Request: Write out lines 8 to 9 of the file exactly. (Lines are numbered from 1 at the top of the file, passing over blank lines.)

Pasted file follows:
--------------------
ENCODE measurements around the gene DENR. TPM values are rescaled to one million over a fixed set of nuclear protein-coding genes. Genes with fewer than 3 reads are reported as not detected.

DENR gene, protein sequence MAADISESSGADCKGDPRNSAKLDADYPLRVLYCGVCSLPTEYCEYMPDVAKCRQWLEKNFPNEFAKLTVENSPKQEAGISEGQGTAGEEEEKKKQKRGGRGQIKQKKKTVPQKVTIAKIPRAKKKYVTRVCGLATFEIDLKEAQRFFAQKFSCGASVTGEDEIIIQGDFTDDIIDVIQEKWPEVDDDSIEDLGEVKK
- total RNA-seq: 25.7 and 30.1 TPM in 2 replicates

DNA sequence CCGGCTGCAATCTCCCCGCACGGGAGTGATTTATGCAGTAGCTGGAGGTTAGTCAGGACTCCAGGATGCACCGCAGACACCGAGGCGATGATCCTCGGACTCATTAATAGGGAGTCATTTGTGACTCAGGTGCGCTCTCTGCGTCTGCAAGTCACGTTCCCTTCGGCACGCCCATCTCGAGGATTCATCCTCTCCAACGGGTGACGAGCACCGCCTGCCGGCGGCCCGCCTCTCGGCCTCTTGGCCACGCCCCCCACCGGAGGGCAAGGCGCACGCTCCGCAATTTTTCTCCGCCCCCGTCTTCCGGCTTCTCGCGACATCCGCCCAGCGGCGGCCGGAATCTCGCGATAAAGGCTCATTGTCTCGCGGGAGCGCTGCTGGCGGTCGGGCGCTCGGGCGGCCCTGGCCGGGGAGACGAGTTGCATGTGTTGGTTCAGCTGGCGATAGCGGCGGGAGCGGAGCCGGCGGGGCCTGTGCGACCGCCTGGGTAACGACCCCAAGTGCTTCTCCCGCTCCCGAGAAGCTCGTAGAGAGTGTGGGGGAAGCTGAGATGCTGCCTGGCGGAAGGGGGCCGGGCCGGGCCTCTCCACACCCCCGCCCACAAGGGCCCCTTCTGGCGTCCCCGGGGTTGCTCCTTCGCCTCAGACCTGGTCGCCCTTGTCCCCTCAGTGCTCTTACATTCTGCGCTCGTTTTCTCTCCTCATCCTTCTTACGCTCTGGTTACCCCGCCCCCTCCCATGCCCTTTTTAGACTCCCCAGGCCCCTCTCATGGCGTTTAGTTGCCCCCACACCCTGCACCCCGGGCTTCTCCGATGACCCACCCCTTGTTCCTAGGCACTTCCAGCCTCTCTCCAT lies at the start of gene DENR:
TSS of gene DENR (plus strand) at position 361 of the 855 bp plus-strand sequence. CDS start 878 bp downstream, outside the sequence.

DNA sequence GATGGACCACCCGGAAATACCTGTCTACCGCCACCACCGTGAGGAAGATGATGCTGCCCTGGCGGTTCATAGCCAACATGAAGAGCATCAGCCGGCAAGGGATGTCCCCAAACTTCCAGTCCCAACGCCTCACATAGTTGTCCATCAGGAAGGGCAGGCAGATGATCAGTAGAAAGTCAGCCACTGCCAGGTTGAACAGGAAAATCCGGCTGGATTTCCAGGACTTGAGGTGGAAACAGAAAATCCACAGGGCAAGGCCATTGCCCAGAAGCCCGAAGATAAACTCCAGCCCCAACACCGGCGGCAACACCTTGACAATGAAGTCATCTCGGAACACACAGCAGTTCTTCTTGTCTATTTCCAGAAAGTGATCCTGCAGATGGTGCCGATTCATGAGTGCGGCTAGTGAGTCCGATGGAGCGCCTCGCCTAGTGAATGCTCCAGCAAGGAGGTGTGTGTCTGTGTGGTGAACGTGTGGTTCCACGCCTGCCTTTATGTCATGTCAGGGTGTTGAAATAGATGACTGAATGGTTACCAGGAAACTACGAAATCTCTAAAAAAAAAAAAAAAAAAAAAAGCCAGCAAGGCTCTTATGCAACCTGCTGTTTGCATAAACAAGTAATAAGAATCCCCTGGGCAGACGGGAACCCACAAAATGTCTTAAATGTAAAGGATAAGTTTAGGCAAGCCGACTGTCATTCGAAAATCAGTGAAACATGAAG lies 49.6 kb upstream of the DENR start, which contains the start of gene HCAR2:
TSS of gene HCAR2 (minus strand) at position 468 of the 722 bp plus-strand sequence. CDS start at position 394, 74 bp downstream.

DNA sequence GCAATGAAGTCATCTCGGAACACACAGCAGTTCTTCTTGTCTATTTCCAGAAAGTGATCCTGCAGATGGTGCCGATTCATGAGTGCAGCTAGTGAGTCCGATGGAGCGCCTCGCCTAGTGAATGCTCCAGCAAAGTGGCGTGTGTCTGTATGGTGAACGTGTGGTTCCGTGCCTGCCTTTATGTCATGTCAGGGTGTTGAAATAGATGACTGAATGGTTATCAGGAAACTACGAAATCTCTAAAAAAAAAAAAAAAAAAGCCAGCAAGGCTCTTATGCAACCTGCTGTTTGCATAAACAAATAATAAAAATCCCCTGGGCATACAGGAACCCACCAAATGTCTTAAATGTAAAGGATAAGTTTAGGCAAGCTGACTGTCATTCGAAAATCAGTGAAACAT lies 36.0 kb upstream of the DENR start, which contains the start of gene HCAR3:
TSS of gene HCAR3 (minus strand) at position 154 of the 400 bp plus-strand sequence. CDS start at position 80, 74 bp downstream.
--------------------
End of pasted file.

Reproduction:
DNA sequence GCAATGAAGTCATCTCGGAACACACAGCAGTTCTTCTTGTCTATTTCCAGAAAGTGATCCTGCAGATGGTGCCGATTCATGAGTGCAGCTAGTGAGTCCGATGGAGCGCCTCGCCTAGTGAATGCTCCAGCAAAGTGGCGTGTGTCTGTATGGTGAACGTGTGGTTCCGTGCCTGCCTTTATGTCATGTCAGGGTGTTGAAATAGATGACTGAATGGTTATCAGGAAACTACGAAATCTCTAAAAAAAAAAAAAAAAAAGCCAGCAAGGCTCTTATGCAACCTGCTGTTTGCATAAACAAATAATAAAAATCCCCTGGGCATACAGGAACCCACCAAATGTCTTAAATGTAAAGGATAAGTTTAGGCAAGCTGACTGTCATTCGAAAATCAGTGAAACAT lies 36.0 kb upstream of the DENR start, which contains the start of gene HCAR3:
TSS of gene HCAR3 (minus strand) at position 154 of the 400 bp plus-strand sequence. CDS start at position 80, 74 bp downstream.